[p4] I cut down the tree while everyone stood on the branches.
jsmith at medplus.com
Thu Jun 15 12:53:03 PDT 2006
That would actually be very bad and would violate a major piece of the
Perforce philosophy. When a changelist is submitted, all of the
intended actions are committed or none of them are. Atomic commits of
intention are one of the things Perforce does very well. I think
sacrificing that would cause more harm than good.
From: perforce-user-bounces at perforce.com
[mailto:perforce-user-bounces at perforce.com] On Behalf Of Darryl G.
Sent: Thursday, June 15, 2006 12:34 PM
To: Weintraub, David
Cc: perforce-user at perforce.com
Subject: Re: [p4] I cut down the tree while everyone stood on the
Again, thanks for the responses.
Ideally, I would have expected to have the checked out files simply
even after the delete. Then when the last person checks in, Perforce
decrement some sort of usage counter so it knows when to perform the
series of actions (ie. the history of what's happened to the file since
was checked out). Of course, that's all easy to say when you're not a
Perforce developer. I am sure there are probably fundamental reasons why
that wouldn't work based on it's current design.
Weintraub, David wrote:
>> It sounds crazy that it would let me delete a folder while people
> still had files checked out.
> It's a question of how you want to look at the issue. In RCS and SCCS,
> you had file locking. Once someone checked out a file, no one else
> could edit it. It kept the problems of merging to a minimum. However,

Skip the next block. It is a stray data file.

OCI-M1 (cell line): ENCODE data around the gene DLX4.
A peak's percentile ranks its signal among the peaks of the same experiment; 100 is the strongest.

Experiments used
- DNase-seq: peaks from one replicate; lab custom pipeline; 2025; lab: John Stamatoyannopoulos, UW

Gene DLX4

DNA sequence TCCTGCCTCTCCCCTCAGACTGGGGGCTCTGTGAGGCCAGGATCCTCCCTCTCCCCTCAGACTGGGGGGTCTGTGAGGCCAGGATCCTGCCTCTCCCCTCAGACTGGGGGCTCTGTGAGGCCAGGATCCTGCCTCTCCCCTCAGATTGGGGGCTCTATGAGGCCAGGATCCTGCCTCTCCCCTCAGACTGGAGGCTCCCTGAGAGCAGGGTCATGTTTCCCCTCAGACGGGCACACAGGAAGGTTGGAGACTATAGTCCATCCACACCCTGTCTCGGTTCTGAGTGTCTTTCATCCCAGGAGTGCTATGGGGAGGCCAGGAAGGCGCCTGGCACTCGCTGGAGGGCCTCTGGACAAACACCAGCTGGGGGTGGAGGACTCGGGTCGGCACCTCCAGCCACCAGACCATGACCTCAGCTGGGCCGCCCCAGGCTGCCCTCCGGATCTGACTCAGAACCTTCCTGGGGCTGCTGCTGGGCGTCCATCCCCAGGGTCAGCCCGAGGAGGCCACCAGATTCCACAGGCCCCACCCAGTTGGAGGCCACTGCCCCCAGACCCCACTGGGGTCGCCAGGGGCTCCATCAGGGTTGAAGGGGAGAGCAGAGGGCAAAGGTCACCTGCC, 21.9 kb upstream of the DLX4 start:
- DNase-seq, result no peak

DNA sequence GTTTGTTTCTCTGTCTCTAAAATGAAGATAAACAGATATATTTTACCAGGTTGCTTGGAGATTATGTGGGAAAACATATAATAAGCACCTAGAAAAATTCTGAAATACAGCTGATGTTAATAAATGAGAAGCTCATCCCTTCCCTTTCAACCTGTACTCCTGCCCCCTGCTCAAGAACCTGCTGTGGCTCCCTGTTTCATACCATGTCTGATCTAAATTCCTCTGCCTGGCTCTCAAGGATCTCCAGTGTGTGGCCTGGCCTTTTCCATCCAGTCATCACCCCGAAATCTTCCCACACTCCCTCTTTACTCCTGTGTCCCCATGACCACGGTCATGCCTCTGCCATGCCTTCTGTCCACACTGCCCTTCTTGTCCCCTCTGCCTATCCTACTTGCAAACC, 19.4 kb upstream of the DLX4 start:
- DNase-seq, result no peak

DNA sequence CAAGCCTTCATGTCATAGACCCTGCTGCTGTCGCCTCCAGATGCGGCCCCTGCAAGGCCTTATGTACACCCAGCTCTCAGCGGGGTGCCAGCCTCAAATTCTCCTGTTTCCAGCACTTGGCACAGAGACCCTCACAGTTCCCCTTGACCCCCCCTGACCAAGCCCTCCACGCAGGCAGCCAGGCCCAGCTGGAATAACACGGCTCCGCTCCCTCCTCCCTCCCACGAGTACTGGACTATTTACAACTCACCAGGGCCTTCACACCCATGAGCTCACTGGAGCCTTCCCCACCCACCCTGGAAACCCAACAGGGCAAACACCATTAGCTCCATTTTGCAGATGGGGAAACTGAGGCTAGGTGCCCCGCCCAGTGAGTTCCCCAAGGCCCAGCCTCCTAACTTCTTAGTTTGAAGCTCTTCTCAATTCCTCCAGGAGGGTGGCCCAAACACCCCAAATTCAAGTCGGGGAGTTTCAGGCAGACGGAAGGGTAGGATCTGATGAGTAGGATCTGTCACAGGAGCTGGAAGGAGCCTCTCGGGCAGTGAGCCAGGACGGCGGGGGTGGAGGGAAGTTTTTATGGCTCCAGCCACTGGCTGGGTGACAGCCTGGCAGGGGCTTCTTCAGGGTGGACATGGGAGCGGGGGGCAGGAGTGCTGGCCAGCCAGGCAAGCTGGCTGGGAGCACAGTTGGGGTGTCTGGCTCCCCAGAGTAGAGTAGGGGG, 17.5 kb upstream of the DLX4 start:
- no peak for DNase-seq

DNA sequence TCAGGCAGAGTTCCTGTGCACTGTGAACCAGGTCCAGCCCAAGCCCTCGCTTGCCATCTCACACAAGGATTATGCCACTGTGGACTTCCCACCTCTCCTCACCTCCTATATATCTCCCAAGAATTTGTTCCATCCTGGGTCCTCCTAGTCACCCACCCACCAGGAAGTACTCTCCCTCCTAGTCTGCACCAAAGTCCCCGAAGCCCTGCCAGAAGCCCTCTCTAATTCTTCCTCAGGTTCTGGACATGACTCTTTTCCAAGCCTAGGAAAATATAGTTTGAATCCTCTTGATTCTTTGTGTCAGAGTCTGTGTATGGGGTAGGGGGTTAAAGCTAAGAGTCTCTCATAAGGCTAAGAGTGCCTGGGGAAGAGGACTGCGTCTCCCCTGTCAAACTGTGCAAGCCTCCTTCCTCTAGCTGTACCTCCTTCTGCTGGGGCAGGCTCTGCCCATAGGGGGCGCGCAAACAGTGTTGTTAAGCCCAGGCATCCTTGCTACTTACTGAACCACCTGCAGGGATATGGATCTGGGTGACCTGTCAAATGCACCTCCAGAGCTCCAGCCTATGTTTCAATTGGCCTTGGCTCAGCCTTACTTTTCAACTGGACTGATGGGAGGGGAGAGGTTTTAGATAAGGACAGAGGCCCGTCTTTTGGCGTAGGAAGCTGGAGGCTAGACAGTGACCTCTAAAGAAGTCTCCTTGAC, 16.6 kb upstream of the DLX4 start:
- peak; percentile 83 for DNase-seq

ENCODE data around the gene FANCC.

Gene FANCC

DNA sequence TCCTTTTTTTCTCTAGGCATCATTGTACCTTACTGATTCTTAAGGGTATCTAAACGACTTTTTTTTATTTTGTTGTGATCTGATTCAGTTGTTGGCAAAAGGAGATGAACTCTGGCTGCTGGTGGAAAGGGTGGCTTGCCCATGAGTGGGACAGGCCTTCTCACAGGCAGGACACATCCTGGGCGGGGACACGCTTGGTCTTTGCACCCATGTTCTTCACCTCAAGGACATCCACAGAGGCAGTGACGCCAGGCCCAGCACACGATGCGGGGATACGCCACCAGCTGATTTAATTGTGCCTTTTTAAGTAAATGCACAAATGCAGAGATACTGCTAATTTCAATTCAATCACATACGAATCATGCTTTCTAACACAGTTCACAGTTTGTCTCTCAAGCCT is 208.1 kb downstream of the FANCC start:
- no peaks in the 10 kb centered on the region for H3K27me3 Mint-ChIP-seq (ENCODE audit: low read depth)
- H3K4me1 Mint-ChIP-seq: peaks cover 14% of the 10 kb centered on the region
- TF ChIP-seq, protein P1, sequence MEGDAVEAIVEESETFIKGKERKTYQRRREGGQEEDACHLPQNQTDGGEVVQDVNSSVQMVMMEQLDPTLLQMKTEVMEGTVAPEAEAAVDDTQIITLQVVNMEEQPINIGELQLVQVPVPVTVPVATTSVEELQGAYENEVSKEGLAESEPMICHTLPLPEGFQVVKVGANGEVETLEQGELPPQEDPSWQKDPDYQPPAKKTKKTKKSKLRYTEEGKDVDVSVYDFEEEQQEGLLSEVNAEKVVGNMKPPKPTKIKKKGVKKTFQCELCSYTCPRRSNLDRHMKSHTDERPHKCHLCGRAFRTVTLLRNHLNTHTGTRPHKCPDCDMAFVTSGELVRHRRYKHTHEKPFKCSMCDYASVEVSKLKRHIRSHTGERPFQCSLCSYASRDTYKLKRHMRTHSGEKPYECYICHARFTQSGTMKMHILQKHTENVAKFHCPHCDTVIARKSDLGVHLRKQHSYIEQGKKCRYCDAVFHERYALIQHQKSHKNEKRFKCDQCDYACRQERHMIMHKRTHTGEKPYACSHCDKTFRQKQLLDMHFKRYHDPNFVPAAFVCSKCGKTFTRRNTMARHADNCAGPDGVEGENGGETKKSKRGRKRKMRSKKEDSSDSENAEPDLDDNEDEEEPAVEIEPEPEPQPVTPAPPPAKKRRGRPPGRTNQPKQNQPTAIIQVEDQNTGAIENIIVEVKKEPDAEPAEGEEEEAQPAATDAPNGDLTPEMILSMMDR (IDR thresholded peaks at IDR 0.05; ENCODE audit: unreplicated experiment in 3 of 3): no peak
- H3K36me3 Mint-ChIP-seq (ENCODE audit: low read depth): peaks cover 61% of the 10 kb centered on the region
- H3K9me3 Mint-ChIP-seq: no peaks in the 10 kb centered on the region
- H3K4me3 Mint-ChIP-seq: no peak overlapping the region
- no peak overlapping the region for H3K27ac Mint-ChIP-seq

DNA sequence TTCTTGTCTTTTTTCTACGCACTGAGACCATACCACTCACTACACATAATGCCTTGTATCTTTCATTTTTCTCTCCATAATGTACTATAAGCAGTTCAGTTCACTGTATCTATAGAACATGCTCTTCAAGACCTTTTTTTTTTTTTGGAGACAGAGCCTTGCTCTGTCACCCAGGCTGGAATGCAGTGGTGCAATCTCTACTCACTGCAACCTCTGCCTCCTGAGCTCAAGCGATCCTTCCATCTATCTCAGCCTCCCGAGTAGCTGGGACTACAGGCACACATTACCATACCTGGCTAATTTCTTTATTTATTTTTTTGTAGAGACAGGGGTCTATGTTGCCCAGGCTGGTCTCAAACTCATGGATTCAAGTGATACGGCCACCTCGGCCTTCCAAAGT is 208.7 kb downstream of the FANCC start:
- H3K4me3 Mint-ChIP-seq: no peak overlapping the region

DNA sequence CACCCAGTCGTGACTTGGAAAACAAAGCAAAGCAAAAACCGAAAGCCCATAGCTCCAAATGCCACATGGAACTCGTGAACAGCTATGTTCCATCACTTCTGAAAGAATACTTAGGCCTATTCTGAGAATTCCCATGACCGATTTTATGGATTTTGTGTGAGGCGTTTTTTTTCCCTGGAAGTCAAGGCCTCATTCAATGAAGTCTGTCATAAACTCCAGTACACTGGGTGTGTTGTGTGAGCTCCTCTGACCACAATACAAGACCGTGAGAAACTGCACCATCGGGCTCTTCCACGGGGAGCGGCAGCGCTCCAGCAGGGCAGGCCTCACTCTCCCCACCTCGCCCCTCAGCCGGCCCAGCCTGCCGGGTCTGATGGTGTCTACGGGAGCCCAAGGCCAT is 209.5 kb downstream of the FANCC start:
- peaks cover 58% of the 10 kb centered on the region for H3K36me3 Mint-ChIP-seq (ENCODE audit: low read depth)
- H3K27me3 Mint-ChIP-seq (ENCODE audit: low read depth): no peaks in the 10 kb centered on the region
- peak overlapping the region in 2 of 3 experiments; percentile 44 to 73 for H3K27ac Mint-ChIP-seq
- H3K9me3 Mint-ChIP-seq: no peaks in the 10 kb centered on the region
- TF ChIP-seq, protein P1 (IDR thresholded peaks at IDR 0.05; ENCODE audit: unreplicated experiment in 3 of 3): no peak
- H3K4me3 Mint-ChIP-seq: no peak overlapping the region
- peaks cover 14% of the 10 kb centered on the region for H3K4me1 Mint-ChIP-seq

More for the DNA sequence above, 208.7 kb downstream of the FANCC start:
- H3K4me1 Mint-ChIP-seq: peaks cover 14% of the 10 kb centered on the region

> that lead to a lot of people waiting around for someone to finish with
> a file before they could do any work. Modern version control systems
> like Perforce have taken the approach that stopping work is a bad
> thing. Yes, merging is sloppy and hard, but it's worth forcing the
> merge over stopping development.
> The same could be said for moving and renaming files. Should
> restructuring of the source code be held up because one person has a
> file checked out? Most version control systems do allow for
> I think one of Perforce's problems with this issue is the fact there
> really isn't a rename/move command. You basically "branch" the file to
> another name or directory, then you delete the old copy. This makes it
> hard to track these changes taking place. I'm not 100% sure how
> ClearCase handles this particular issue because of the way we used it.
> Users worked on independent branches, and not the trunk.
> However, when those users merged their work onto the trunk, ClearCase
> was able to figure out the new names and locations. It wasn't
> painless, but it was much easier to handle than with Perforce. In
> Perforce, you have to conduct an investigation on what happened. In
> ClearCase, you had to merge your changes into the renamed files, but
> at least ClearCase let you know exactly what happened.
> -----Original Message-----
> From: perforce-user-bounces at perforce.com
> [mailto:perforce-user-bounces at perforce.com] On Behalf Of Darryl G.
> Sent: Thursday, June 15, 2006 8:47 AM
> To: perforce-user at perforce.com
> Subject: [p4] I cut down the tree while everyone stood on the
> Thanks for your answers yesterday regarding my rename issue. I
> successfully renamed the entire folder which resulted in a integration
> followed by a delete of the old folder. As it turns out, several users
> still had files checked out in the old folder under the old name. Are
> they totally fubar'ed now? Is there any way they can still check their
> changes back in? It sounds crazy that it would let me delete a folder
> while people still had files checked out. But crazier still would be
> if it didn't allow them to check them back in.
> Darryl G. Wright
> Technical Lead
> HB Studios
> perforce-user mailing list - perforce-user at perforce.com
Darryl G. Wright
perforce-user mailing list - perforce-user at perforce.com
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